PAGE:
As a former educator, I was pleased to see a record spend in this year's state budget on education—the biggest in the state's history. This investment is good news for the next generation of South Australians and will help develop and prepare them for their future. Along with the big ticket items, including $27.7 million to transition year 7 students into high school, it was good to see smaller yet no less important additions, such as a review of school bus services in regional areas.

I was also pleased to see that all graduating teachers will have to pass a numeracy and literacy test. This is one area where we need an increase in focus. The quality of our teachers is paramount. In fact, in many studies it has been shown that the level of a student will not overtake the level of a teacher. So, if we have teachers who are barely passing year 12 graduating as teachers, unfortunately the level of attainment for those students will not surpass the level of their teacher.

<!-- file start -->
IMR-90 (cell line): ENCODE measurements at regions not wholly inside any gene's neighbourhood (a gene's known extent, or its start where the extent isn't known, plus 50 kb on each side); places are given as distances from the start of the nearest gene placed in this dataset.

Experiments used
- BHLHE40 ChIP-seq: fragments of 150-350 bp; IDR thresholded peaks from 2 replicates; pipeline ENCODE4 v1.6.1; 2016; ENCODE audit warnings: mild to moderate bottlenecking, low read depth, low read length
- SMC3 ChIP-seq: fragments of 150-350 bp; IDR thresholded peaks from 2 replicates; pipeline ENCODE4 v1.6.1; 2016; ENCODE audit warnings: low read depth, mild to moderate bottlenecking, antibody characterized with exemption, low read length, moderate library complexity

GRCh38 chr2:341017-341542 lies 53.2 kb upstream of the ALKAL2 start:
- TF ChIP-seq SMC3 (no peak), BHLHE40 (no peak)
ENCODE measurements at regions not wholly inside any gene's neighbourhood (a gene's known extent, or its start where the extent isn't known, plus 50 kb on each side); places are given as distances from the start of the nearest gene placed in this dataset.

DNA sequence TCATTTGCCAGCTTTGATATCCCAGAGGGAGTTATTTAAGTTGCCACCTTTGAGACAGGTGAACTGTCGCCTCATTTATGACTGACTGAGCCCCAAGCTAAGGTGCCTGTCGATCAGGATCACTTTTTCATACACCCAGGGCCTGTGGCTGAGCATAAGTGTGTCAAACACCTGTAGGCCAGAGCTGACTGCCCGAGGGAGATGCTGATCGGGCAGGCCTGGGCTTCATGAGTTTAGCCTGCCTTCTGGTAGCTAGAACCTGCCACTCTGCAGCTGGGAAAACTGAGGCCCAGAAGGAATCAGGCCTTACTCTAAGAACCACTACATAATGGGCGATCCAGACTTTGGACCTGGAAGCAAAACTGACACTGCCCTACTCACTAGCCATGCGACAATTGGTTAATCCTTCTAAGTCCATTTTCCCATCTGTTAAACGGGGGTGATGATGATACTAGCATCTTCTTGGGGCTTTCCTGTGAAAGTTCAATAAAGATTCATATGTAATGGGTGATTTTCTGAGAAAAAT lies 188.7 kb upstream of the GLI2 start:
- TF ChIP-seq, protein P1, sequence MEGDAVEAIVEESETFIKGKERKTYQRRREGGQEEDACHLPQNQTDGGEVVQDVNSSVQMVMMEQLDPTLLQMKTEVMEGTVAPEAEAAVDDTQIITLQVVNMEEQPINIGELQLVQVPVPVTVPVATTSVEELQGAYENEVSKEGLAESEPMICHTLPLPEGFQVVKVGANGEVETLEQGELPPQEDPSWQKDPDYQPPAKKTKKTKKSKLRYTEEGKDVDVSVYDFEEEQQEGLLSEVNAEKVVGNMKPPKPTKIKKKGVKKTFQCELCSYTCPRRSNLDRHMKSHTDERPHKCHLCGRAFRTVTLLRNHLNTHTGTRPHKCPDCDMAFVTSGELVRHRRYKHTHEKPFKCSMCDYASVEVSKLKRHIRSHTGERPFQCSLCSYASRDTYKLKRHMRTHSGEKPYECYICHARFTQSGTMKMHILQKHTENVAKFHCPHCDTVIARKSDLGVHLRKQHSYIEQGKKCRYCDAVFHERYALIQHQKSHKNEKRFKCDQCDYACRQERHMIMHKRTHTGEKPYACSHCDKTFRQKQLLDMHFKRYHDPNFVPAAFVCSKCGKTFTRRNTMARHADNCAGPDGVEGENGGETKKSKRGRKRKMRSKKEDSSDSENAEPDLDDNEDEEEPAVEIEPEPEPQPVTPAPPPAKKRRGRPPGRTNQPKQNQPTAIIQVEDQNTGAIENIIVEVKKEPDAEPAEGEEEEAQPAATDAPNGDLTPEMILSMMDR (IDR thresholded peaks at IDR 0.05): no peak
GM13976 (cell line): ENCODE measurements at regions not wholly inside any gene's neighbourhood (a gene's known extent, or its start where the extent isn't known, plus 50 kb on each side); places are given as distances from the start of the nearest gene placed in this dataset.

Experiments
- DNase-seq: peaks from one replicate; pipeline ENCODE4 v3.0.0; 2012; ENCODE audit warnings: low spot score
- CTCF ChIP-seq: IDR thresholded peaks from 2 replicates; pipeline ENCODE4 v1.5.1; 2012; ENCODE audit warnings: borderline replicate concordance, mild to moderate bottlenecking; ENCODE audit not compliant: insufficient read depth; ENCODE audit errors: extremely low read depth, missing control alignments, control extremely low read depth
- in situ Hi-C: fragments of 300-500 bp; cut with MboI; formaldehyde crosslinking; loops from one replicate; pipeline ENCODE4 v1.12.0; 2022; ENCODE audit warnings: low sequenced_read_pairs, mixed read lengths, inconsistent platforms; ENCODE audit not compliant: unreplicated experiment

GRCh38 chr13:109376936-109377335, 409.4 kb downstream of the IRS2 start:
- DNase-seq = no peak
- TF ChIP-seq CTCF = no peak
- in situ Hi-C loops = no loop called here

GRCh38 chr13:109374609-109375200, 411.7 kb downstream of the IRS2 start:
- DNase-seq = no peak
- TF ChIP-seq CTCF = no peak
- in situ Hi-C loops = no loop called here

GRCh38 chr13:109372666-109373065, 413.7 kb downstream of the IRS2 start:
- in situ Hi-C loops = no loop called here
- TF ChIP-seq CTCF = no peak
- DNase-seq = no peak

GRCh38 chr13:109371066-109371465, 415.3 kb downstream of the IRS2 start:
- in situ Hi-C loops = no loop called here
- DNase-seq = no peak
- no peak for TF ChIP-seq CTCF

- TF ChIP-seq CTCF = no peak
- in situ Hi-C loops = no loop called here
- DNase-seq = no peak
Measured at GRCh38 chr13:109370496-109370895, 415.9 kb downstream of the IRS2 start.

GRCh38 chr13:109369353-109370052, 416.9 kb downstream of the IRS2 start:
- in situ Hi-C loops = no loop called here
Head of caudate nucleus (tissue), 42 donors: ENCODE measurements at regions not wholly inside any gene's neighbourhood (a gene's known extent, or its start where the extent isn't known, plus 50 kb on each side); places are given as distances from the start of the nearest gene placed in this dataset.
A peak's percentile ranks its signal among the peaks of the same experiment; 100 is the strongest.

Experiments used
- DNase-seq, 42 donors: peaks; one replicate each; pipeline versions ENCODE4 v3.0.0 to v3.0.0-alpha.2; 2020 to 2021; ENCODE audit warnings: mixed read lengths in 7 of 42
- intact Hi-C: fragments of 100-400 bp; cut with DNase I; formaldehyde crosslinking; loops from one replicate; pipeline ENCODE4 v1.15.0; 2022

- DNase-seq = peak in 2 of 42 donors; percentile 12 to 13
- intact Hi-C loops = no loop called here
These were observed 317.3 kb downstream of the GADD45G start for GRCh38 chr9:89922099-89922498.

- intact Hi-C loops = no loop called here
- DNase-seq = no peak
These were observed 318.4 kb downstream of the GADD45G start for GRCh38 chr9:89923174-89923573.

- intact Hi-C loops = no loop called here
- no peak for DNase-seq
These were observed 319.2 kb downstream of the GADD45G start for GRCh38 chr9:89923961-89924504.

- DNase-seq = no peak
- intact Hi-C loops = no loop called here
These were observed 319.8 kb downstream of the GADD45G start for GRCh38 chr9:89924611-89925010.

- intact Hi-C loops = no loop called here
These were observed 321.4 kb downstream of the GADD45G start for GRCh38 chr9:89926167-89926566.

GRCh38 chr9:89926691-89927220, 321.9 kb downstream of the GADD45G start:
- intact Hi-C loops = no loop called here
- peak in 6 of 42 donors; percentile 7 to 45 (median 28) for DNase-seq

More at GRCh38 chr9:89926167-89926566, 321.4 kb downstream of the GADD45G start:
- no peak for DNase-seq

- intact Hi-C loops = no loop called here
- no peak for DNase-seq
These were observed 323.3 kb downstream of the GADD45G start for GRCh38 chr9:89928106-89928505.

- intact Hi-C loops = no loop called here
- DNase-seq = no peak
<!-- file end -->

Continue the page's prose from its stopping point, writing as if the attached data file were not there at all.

Increasing sporting vouchers from $50 to $100 for primary school children is another budget measure that I welcome. Sport is important for getting children outside, active, participating in a team environment and having fun. It develops positive self-esteem, teamwork and cooperation skills that continue well into adulthood. Many talented players from my region have gone on to become sporting stars at a national level. Many families have children playing multiple sports, and this increase will help those families that may be struggling with household bills to continue with their children's sporting commitments.